TEL AVIV – President Barack Obama made a “conscious decision to try to distance [himself and his administration] from Israel,” which he views as “more of a problem than it is a partner,” Obama’s former aide, Dennis Ross, said on Sunday.
The Obama administration’s appraisal on the Israeli-Palestinian conflict is, according to Ross, that “if you distance yourself from Israel, you’ll gain with the Arabs.”
Speaking at the Jerusalem Post’s annual conference in New York, Ross added that Obama is not the first president to think along those lines. Former presidents Eisenhower, Nixon, Carter, and George H.W. Bush all tried to distance themselves from Israel in order to be viewed more favorably in the Arab world.
Ross, a veteran diplomat who worked on Israeli-Palestinian peace negotiations under the Reagan, George H.W. Bush, Clinton, and Obama administrations, said that this White House is operating under the premise that “Israel is more of a problem than it is a partner.”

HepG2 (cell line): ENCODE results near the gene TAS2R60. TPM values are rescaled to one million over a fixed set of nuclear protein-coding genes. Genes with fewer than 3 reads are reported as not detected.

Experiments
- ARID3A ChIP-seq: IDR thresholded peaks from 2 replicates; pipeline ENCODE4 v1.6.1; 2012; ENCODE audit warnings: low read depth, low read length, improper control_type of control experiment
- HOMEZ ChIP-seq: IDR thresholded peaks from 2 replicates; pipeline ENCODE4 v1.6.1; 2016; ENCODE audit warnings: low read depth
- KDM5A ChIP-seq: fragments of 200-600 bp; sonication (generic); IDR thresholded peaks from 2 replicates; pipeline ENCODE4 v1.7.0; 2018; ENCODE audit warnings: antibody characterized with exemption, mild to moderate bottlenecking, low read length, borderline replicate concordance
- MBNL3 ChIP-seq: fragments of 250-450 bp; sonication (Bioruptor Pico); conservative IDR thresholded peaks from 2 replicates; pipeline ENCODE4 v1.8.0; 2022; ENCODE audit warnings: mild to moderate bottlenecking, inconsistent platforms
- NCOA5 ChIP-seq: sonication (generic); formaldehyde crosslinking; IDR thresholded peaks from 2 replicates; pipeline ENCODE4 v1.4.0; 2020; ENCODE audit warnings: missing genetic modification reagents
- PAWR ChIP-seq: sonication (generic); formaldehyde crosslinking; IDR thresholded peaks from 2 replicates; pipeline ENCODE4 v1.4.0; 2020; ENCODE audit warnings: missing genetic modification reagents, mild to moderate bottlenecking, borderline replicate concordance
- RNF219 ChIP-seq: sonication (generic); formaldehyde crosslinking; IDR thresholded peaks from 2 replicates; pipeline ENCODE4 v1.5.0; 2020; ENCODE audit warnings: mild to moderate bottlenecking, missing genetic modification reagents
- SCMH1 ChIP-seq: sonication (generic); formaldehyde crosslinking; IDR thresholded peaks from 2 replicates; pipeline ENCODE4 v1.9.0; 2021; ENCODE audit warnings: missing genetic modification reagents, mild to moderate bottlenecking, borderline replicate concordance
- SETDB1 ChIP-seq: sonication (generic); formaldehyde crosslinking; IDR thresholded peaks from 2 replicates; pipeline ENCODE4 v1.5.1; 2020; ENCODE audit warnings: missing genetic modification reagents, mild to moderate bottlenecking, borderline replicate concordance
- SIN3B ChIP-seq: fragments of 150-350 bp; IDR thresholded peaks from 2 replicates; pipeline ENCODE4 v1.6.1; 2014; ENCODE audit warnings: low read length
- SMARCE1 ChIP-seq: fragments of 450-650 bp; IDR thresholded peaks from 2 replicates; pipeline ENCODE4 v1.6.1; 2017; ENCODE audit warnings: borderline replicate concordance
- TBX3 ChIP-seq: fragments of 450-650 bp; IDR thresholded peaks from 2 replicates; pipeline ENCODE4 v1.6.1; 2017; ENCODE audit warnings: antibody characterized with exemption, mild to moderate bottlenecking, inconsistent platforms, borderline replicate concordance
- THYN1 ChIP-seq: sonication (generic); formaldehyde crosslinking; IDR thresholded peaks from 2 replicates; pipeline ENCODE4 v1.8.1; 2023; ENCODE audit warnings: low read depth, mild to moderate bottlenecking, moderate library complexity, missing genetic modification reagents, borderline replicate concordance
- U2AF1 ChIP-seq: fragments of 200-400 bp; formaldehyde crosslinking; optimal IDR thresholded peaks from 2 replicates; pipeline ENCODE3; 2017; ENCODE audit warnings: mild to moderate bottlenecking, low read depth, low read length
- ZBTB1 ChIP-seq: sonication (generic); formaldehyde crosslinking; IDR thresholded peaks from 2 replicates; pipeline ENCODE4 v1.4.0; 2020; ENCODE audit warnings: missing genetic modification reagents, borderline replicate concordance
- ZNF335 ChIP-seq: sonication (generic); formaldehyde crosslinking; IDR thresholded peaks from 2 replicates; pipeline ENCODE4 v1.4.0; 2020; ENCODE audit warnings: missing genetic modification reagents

The impetus for arriving at a two-state solution for the Obama administration is the belief that it would trigger peace throughout the Middle East.
“If tomorrow you could solve this issue, it wouldn’t stop one barrel bomb in Syria,” he said. “It wouldn’t change Iran’s ambition in the region. It wouldn’t change the challenges Egypt is facing.”
“Every administration that has tried to distance itself from Israel has gained nothing,” he added.
Ross was uncertain about whether a comprehensive peace deal is currently viable given the political climate on both sides of the fence. However, a self-proclaimed optimist, Ross believes that the peace process is “doomed to succeed.” The term is also the title of his most recent book, which was written with the goal of educating the next president on the mistakes made in past negotiations.